Citizens Advice’s submission to Ofgem’s Request for Information for Market-wide Half-hourly Settlement
To build the business case for a reform of the electricity settlement system, moving to half-hourly settlement (HHS), Ofgem has requested data and insight from organisations. In our response we point out the risks of settling consumers per half-hour usage, list the benefits of HHS of import and export, and outline some of the impacts on consumers, competition and supplier behaviour. Our key points include:
In the drive to a more cost-reflective electricity bill through smart meters, time of use tariffs, HHS, and soon new network charging rules, some consumers could see their bill rise to a level which they are unable to afford. 10.9% of households in England (2017), 26.5% in Scotland (2016) and 23% in Wales (2016) were in fuel poverty. 30% of consumers said in 2017 that they were worried about paying for their energy bills. Whilst we have various schemes which help people pay their bills such as the Warm Homes Discount, such schemes may not be sufficient for a future energy market where peak pricing and the ability to be flexible determine your bill. There is likely to always be a minority of customers who are unable to reduce their peak demand and be flexible. Thinking ahead to a time when a price cap may not be in place to protect consumers from excessive prices, Ofgem, government and suppliers need to find ways to identify and protect such consumers.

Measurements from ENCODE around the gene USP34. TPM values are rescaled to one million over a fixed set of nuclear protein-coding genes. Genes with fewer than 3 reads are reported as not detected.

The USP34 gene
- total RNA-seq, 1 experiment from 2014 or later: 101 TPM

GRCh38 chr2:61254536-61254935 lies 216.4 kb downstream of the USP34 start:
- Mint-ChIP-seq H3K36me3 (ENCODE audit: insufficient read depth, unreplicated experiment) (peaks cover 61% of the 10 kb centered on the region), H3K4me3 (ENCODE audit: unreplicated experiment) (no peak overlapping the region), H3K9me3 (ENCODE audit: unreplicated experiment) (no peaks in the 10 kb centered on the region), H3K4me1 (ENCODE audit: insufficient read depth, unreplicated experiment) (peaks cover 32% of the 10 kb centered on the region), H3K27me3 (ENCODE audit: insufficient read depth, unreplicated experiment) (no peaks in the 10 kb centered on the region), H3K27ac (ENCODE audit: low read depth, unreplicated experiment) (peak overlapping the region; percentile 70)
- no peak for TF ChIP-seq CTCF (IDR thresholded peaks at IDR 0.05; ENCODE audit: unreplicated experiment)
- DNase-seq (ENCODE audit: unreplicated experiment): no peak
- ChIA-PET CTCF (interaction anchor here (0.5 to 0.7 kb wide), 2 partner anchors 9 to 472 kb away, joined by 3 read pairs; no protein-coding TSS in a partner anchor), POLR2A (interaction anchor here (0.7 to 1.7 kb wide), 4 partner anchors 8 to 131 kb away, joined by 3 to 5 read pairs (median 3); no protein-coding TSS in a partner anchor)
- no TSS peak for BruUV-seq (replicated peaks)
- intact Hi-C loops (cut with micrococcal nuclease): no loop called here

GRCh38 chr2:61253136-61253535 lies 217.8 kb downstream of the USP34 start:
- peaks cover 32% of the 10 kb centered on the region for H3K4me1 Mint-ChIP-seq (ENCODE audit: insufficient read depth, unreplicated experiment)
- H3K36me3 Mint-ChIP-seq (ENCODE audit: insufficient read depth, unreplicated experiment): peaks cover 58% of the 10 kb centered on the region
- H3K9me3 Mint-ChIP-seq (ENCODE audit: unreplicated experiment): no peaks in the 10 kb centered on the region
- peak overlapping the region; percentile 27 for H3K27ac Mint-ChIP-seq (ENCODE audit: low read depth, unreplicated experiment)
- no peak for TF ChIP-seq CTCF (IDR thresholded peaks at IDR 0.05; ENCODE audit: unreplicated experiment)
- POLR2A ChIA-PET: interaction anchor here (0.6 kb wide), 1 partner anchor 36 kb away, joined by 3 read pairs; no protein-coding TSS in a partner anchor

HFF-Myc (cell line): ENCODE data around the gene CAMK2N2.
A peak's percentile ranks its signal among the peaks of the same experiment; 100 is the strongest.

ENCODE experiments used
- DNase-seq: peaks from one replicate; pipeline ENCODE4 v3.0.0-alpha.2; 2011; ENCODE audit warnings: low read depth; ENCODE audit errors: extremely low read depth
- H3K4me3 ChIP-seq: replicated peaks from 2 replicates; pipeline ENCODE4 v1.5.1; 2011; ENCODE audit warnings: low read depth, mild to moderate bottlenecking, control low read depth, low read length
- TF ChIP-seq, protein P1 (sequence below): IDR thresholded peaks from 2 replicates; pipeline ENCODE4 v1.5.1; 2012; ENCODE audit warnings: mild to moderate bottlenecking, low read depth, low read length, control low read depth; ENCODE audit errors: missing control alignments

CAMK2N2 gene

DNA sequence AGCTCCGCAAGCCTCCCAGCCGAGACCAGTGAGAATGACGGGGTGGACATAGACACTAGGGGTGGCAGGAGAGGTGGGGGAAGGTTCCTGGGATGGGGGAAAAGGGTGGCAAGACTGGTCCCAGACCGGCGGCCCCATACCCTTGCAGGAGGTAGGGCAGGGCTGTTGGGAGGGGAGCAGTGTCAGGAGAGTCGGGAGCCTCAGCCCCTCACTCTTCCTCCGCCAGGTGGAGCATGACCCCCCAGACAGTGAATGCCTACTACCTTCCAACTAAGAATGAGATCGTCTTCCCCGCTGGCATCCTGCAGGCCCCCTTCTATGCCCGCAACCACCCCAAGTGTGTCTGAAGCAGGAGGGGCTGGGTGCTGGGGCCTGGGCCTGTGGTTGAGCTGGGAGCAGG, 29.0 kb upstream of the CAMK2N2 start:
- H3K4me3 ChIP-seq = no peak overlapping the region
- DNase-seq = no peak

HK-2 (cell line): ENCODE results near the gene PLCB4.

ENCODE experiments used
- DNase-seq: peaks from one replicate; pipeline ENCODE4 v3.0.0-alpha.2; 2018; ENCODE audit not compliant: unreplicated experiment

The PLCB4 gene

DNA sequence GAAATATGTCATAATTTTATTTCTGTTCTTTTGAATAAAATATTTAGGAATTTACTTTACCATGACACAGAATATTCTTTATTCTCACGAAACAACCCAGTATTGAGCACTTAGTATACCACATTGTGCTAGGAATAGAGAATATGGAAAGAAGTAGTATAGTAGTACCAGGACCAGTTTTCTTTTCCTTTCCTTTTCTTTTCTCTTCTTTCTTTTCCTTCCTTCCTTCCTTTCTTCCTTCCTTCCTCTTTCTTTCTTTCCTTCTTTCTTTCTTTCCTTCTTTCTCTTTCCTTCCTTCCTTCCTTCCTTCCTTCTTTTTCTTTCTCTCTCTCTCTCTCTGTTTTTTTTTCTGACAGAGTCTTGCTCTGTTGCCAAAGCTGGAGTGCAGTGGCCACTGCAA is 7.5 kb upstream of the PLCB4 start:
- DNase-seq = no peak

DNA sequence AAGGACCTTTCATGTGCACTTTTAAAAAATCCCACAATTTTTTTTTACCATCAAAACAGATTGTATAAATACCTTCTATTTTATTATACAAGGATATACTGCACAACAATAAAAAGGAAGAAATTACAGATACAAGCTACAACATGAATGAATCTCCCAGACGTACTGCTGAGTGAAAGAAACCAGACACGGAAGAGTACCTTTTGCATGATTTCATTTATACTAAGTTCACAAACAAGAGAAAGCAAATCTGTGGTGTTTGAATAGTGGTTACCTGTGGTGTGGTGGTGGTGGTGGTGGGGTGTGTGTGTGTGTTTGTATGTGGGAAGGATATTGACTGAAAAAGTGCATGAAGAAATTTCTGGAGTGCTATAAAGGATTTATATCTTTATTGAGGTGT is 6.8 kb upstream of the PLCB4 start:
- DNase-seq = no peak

We are concerned that making the mandatory minimum data collection from smart meters drop down to daily reads would have negative impacts on competition. As the Data Access and Privacy Framework (DAPF) states, its goals are to “promote competition and innovation in the developing energy services market” and “place the onus on energy suppliers to clearly explain why they wish to access this information and incentivise the development of products and services to offer to consumers in return for more detailed access”.
We are concerned that non-half-hourly settled (NHHS) customers that will be settled using load shapes will end up paying more than under the current profiling system. One reason for this could be that, since HH customers on time of use tariffs will be charged on a cost-reflective basis, suppliers would spread the remaining costs across NHH customers only. Compared to profiling times, when this was the majority of customers, in the future the amount of NHHS customers will be a minority. Particularly we are concerned for those customers who end up in this category through necessity rather than choice, for example because they cannot have a smart meter.